Every year, a large number of people living in our towns and cities — the homeless, suicides, illegal immigrants, junkies, drug 'mules', victims of crime and, above all, old people living alone — are found dead. Sometimes, they are not discovered for weeks or months, and it is often hard to ascertain who they are. Their funerals are held without relatives or friends and acquaintances being present; the only people in attendance are the pall-bearers, perhaps someone from the Department of Social Services, the cemetery management and the funeral director. In Amsterdam in 2002, the poet and artist F Starik, deeply moved by the desolation of these solitary funerals, initiated 'The Lonely Funeral' project and seven years later in Antwerp, the Flemish poet Maarten Inghels set up a project of the same name. The idea of the project was to establish a network of poets who would write a personal poem for the deceased person based on research into their life and read it out at their funeral as an affirmation of their existence. To date, well over 300 'lonely funerals' have been attended by poets in both cities and volumes of prose and poetry about some of these forgotten lives have been published in Amsterdam and Antwerp respectively.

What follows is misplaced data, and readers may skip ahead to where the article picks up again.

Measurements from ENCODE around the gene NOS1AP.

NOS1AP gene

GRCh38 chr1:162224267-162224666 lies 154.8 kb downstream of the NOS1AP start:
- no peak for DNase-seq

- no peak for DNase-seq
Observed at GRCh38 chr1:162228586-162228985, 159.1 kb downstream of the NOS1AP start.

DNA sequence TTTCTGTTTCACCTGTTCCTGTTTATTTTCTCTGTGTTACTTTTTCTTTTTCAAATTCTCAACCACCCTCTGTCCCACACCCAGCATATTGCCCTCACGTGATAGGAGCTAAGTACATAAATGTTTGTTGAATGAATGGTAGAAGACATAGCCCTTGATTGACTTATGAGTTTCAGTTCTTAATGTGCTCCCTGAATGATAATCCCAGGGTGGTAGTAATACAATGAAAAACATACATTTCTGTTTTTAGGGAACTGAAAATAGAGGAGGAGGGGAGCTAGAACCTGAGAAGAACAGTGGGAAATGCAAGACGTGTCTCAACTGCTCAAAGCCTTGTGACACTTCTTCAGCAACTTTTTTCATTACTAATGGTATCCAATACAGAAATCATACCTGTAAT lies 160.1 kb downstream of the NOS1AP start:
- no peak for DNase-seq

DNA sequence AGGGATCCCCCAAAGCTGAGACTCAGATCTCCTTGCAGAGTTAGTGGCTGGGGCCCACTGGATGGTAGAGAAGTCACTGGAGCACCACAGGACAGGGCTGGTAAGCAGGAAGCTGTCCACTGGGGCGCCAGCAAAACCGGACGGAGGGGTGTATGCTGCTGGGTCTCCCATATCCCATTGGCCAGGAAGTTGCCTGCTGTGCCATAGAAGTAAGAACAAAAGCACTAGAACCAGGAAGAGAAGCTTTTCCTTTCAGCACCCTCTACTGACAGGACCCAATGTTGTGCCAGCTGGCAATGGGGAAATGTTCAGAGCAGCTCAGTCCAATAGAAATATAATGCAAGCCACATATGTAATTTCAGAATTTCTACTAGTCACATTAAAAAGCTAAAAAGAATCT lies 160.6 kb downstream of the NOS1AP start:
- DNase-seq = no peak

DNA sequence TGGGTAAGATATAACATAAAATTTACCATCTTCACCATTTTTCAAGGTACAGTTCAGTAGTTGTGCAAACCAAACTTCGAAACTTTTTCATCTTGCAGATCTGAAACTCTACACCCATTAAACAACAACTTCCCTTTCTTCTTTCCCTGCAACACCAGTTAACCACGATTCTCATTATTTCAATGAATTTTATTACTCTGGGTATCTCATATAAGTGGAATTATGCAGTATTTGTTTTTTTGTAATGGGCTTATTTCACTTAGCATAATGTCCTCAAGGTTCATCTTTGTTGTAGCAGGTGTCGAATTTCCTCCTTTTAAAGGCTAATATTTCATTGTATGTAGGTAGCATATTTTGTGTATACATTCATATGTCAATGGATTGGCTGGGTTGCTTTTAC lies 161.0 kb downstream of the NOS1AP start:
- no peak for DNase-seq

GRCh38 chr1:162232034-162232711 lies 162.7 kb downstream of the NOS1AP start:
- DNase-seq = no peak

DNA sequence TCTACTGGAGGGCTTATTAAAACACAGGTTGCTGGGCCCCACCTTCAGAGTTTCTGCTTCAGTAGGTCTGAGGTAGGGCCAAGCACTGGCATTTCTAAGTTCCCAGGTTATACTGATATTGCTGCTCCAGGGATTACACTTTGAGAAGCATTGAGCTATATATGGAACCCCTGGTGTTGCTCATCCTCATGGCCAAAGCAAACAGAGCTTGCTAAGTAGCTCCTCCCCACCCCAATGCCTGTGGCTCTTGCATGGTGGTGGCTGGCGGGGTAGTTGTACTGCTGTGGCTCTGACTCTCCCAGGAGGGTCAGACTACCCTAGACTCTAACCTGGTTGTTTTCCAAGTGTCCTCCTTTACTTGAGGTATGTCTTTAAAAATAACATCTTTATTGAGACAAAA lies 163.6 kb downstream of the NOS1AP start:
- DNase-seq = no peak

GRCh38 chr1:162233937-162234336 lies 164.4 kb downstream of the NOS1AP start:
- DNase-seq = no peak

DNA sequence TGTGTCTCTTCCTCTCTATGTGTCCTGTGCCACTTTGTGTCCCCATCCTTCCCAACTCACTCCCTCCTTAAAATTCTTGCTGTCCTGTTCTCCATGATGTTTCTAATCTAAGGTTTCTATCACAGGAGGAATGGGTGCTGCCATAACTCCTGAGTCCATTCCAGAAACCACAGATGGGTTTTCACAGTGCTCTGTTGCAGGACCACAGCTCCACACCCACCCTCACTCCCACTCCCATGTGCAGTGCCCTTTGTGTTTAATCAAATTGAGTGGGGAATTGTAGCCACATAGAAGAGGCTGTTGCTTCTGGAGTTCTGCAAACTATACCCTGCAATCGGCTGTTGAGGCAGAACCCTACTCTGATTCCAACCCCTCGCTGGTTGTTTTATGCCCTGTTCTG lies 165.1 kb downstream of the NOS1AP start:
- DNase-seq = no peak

Arc Publications, together with the Viennese publisher Edition Korrespondezen and the editor Stefan Wieczorek, have made a selection of prose and poems about 31 'forgotten lives' from these two anthologies. What is known of, or can be found out about, each individual's life and manner of death is set out in a moving prose piece which also describes the funeral itself — for the Amsterdam funerals this is written by F. Starik and for the Antwerp funerals by Maarten Inghels — and this is followed by the poem for the deceased, with 20 of the Netherlands' and Flanders' leading poets being represented.
This is by turns a moving, shocking and very necessary volume: poets are not social workers but they do have the power to change attitudes to society's outcasts. These last salutations to people the poet has never known and never will, whose lives at the end were invisible, remind us that we are a community and that we have responsibility for each other, even after death. As F. Starik writes in his preface to the book:
We do not know to whom we say goodbye, so we feel no pain. But everyone — and this is the point — every person deserves respect.